billsandchangeIncreasingly, workers are left to their own devices when it comes to retirement. With the demise of corporate pensions for all but a lucky few, the vast majority of workers are left on their own in planning for retirement. Even if you have a pension, you don’t necessarily want to count on it, or Social Security, being there or being enough to meet your living costs. It’s best to keep your retirement in your own hands. Here are five ways to do that.

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  • Want an annuity but don’t want to tie up the cash? Try this


    You may be familiar with annuities. Since fewer employers are offering retirement pensions nowadays, annuities are a way of creating your own retirement income. But if you’re concerned about tying up a large sum of money in an annuity contract, and are willing to forego an immediate payout in return for a larger payout later, a deferred income annuity might be the answer.

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  • Things you must do before you retire


    Are you ready for retirement? While working forever might make the most sense financially, most people want to call it quits at some point and enjoy the things they really like to do. Here are some things you must do before you can safely leave the working world behind.

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  • Surprise! Sometimes retirement just happens to you

    surprisedkidPicking the optimal retirement age is a complex balancing act among several factors. On the one hand, you want to leave the 9-to-5 life while you’re still young enough to enjoy your golden years. But you also want to make sure your savings are enough to last through your retirement and to fund the lifestyle you want. Statistics show the majority of workers retire much earlier than planned.

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  • Retirement plans that may not pan out

    goldwatchMultiple surveys show that too many Americans have not saved enough for the retirement lifestyle they envision. Most people recognize that their employers will not provide pensions, so they’re largely on their own for retirement savings.

    But a lot of people still have assumptions about retirement planning that may not be realistic. The sooner you realize that these assumptions may not be feasible, the sooner you can adjust your retirement planning in time to have a comfortable retirement.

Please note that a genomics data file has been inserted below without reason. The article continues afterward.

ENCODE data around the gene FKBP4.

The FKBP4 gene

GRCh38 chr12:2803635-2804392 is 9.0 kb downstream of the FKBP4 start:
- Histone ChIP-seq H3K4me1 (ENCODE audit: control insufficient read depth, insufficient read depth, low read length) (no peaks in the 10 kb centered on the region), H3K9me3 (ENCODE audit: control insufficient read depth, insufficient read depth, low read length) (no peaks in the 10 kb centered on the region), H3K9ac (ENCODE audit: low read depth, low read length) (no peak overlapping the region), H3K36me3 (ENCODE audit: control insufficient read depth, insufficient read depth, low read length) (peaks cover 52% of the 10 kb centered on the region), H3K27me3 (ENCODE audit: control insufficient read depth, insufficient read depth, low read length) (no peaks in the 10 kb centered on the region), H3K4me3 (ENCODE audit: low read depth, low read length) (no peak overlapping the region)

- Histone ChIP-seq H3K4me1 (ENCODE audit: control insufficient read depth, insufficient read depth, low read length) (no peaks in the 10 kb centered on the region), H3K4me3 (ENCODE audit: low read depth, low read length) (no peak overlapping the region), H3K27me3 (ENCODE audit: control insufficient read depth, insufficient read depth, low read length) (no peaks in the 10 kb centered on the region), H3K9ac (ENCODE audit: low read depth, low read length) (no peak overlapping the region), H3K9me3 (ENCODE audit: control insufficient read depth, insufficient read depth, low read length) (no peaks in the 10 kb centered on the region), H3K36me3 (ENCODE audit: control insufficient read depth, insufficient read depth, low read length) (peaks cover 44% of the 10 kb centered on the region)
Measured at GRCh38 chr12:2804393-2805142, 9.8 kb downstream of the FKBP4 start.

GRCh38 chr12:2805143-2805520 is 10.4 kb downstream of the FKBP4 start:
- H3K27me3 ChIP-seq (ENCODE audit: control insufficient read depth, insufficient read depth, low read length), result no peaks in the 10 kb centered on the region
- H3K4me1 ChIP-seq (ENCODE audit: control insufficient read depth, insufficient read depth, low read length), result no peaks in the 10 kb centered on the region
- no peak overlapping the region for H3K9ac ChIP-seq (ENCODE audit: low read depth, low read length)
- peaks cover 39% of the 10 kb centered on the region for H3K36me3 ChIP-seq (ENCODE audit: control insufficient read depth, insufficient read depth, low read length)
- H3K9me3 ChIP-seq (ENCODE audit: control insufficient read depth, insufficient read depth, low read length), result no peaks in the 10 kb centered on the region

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  • How to go broke on $200 million

    iversonBeing rich or poor can often have little to do with how much money you make, and more to do with how well you manage what you have. Just consider the case of Allen Iverson. The retired pro basketball star, who earned over $200 million during his 15-season playing career, was reportedly broke and heavily in debt in the final years of his career. During his 2012 divorce proceedings, he shouted to his estranged wife, Tawanna, “I don’t even have money for a cheeseburger!” She handed him $61.

    Iverson is certainly not alone. Reports are that 60% of NBA players are broke within five years after retirement from playing. Their stories hold lessons for all of us.

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  • Want to live comfortably in retirement? Eliminate debt

    cutcreditcardsAn often-repeated rule of thumb is that you’ll need 80 percent of your pre-retirement income after retirement. This rule assumes that some of your expenses will decrease, such as commuting costs to and from work, wardrobe expenses, and, of course, contributions to retirement accounts. But the unstated assumption is that your other expenses will stay the same.

    What if they didn’t? Your utility bills will probably not change much, and there’s little you can do to reduce those. Your cell phone, cable, and food expenditures may remain the same too – that’s the idea behind living comfortably in retirement.

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  • Prescription savings you (may) have overlooked

    pillsWhen it comes to medication, your insurance always gives the best deal, right? Not necessarily. Many people don’t realize that Walmart, Target, CVS, and other national pharmacy chains offer prescription drug discount plans that may provide some savings.

    Although these plans have nominal annual fees, often it’s possible to more than recoup that on prescription drug savings, as well as savings on other services such as flu shots.

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  • Take the back door into a Roth IRA

    investing2If you’re a high-salary-earner and are looking for ways to put away a sizeable portion of your income for retirement, traditionally your options have been limited. Employer-sponsored retirement accounts like 401(k)s and individual accounts like IRAs have contribution limits that cap how much you can put in each year. For example, Roth IRAs have a limit of $6,500 per year for those age 50 and over. And if you make over a certain limit ($131,000 for singles in 2015) you can’t open a Roth IRA at all.

    But under recent IRS rules, you have a potential way around that. Some are calling it the mega-backdoor Roth because it allows you to sock away larger amounts into your Roth IRA, if you qualify.

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  • Four retirement myths you (might) think are true

    retirement2For many people, retirement involves a plunge into an unknown realm for which they are not sufficiently prepared. Like every life transition, retirement goes much more smoothly with proper planning. Here are four misconceptions that many people have about retirement.

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  • How a government pension may reduce your Social Security benefits